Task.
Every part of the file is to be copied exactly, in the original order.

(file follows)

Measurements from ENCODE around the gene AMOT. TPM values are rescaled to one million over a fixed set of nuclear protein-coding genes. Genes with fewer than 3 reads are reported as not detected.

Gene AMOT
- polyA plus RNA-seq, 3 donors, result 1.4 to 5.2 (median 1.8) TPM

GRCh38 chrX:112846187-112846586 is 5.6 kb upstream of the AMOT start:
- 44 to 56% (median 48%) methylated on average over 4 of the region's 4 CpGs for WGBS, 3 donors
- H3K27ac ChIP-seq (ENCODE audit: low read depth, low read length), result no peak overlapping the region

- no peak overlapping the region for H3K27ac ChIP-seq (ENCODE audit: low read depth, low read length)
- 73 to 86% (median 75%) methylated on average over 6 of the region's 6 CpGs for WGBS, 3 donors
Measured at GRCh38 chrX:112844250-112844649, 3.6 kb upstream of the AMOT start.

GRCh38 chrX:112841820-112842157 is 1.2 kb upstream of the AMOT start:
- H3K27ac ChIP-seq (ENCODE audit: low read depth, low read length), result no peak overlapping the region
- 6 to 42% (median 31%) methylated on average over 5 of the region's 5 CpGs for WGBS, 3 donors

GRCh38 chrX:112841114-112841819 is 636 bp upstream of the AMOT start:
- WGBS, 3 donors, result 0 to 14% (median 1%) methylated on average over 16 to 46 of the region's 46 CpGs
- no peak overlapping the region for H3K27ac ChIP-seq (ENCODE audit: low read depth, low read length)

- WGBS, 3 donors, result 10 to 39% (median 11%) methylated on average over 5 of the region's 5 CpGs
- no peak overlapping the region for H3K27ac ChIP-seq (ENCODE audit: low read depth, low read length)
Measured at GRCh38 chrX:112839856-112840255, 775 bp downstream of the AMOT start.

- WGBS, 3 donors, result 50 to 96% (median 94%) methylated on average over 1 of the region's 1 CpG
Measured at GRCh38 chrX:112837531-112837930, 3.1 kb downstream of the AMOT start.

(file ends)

Measurements from ENCODE around the gene AMOT. TPM values are rescaled to one million over a fixed set of nuclear protein-coding genes. Genes with fewer than 3 reads are reported as not detected.

Gene AMOT
- polyA plus RNA-seq, 3 donors, result 1.4 to 5.2 (median 1.8) TPM

GRCh38 chrX:112846187-112846586 is 5.6 kb upstream of the AMOT start:
- 44 to 56% (median 48%) methylated on average over 4 of the region's 4 CpGs for WGBS, 3 donors
- H3K27ac ChIP-seq (ENCODE audit: low read depth, low read length), result no peak overlapping the region

- no peak overlapping the region for H3K27ac ChIP-seq (ENCODE audit: low read depth, low read length)
- 73 to 86% (median 75%) methylated on average over 6 of the region's 6 CpGs for WGBS, 3 donors
Measured at GRCh38 chrX:112844250-112844649, 3.6 kb upstream of the AMOT start.

GRCh38 chrX:112841820-112842157 is 1.2 kb upstream of the AMOT start:
- H3K27ac ChIP-seq (ENCODE audit: low read depth, low read length), result no peak overlapping the region
- 6 to 42% (median 31%) methylated on average over 5 of the region's 5 CpGs for WGBS, 3 donors

GRCh38 chrX:112841114-112841819 is 636 bp upstream of the AMOT start:
- WGBS, 3 donors, result 0 to 14% (median 1%) methylated on average over 16 to 46 of the region's 46 CpGs
- no peak overlapping the region for H3K27ac ChIP-seq (ENCODE audit: low read depth, low read length)

- WGBS, 3 donors, result 10 to 39% (median 11%) methylated on average over 5 of the region's 5 CpGs
- no peak overlapping the region for H3K27ac ChIP-seq (ENCODE audit: low read depth, low read length)
Measured at GRCh38 chrX:112839856-112840255, 775 bp downstream of the AMOT start.

- WGBS, 3 donors, result 50 to 96% (median 94%) methylated on average over 1 of the region's 1 CpG
Measured at GRCh38 chrX:112837531-112837930, 3.1 kb downstream of the AMOT start.